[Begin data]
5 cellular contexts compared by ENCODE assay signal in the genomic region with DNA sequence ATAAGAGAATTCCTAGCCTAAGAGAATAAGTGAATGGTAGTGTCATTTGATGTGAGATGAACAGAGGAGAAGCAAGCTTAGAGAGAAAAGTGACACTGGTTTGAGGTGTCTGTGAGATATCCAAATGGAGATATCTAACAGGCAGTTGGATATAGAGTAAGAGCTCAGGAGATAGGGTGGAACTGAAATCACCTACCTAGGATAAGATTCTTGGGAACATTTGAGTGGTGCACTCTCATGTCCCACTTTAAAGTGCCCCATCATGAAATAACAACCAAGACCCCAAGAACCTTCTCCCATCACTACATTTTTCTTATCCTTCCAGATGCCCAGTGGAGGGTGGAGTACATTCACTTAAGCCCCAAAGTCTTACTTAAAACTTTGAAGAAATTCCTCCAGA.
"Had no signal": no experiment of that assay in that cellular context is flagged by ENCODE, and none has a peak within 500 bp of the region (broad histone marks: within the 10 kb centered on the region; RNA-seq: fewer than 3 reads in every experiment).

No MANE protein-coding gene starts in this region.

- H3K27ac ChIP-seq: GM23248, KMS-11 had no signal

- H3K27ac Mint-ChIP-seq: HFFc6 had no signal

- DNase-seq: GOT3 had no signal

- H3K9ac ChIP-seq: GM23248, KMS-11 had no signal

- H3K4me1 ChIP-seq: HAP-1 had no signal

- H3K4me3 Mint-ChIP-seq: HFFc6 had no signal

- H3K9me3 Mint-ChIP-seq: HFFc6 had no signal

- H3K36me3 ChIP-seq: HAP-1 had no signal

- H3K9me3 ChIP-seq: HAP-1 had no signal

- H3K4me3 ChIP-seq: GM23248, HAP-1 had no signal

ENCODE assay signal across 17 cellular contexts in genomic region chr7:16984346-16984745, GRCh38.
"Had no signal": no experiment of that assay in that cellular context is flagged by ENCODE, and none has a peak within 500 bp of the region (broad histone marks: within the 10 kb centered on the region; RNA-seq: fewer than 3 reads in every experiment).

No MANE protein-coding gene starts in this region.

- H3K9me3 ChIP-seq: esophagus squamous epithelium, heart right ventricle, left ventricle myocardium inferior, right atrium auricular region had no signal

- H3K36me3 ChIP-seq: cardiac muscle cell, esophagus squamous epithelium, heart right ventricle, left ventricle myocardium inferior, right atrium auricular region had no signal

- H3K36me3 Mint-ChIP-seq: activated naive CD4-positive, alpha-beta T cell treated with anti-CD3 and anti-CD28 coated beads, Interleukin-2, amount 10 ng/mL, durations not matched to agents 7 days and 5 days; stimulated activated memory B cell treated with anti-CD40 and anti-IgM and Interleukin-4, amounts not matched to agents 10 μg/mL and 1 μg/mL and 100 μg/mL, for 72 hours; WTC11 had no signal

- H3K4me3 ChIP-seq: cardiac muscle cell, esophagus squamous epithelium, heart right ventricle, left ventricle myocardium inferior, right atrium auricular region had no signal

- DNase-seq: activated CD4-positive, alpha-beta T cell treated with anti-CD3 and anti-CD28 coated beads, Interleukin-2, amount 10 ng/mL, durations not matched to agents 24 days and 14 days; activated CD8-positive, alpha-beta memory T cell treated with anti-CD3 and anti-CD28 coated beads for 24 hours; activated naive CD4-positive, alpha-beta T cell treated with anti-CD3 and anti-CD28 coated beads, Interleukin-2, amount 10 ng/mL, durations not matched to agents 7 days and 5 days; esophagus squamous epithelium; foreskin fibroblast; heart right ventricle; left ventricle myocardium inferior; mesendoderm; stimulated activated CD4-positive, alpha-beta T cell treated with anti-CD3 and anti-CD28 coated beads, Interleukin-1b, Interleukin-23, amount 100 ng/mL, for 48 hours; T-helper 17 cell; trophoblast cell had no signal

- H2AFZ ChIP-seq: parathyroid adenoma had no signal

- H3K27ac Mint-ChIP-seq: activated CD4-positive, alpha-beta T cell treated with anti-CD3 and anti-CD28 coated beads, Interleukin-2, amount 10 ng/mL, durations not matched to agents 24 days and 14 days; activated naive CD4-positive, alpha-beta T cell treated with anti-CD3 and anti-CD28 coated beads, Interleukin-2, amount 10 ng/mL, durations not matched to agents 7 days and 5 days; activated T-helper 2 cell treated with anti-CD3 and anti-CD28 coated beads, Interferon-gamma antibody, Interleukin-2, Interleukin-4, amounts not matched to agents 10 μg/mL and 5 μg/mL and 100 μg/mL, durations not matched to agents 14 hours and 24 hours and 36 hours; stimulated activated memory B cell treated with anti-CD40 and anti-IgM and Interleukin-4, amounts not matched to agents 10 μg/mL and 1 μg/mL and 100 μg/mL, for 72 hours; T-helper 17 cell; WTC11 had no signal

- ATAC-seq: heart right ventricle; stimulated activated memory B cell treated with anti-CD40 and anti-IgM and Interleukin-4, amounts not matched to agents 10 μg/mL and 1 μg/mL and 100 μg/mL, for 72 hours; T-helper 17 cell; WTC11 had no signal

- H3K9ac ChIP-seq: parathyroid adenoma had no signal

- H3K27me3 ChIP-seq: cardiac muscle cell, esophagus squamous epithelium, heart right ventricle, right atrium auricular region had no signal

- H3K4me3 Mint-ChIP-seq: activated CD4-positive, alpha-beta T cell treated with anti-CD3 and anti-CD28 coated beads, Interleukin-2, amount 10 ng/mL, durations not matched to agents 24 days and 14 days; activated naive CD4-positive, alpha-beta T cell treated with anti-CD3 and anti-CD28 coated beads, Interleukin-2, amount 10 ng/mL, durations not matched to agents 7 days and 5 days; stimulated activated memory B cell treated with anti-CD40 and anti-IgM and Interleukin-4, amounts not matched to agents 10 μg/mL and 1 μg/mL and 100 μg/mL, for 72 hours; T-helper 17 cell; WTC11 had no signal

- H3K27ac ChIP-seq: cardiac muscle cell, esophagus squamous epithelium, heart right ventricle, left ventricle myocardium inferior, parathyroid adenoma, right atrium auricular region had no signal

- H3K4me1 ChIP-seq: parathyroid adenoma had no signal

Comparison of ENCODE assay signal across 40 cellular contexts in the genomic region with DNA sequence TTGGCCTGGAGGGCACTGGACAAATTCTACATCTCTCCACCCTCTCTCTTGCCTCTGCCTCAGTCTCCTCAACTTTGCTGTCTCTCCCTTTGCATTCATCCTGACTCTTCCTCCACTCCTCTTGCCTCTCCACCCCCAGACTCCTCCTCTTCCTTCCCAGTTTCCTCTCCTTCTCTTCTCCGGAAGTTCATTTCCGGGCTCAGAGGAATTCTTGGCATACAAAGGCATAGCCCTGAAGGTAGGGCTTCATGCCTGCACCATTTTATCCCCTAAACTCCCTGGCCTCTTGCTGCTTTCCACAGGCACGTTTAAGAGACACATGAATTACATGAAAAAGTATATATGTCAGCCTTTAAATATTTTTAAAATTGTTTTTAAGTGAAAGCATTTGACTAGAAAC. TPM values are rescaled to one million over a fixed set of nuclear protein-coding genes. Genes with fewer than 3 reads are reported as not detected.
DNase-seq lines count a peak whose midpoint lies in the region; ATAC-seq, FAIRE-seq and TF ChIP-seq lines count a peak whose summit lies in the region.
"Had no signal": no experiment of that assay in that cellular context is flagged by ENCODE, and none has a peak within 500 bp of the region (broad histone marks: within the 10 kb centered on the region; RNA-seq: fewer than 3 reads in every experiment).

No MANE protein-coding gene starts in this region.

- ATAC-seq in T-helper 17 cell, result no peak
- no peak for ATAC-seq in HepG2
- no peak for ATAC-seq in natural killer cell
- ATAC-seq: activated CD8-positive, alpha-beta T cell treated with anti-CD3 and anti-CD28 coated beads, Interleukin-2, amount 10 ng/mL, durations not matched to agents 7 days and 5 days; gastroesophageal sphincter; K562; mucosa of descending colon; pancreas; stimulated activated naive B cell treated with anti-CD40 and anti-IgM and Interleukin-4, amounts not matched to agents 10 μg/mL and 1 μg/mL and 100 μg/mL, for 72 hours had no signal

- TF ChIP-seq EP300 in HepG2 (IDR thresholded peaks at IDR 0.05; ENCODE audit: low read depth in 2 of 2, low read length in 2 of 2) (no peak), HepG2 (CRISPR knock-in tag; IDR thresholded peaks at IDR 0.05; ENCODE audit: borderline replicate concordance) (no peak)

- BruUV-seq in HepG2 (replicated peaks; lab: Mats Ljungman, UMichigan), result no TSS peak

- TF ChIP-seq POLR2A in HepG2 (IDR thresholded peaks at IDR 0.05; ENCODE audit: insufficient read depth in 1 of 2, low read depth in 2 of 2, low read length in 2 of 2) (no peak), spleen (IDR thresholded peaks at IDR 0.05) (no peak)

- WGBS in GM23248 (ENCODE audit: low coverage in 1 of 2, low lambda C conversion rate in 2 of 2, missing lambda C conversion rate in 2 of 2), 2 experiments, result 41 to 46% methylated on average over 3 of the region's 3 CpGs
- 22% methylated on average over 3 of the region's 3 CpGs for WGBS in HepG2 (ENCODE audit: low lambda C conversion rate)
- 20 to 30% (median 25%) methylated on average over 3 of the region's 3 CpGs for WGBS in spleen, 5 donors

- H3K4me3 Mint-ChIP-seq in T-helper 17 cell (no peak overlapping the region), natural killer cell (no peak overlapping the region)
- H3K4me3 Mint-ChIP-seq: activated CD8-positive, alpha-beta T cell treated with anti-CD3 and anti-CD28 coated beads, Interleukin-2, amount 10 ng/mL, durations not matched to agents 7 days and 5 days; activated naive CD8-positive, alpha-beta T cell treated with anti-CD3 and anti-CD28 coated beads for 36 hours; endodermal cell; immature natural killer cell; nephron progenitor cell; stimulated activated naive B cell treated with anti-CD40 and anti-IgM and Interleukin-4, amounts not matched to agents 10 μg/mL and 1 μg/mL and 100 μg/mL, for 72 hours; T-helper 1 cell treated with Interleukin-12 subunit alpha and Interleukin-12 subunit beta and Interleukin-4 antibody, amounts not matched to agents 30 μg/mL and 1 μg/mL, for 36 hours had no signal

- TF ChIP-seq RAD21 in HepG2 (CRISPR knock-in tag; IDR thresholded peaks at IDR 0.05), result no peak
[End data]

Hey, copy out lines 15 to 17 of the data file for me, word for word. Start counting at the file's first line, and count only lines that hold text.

"Had no signal": no experiment of that assay in that cellular context is flagged by ENCODE, and none has a peak within 500 bp of the region (broad histone marks: within the 10 kb centered on the region; RNA-seq: fewer than 3 reads in every experiment).

No MANE protein-coding gene starts in this region.

- H3K9me3 ChIP-seq: esophagus squamous epithelium, heart right ventricle, left ventricle myocardium inferior, right atrium auricular region had no signal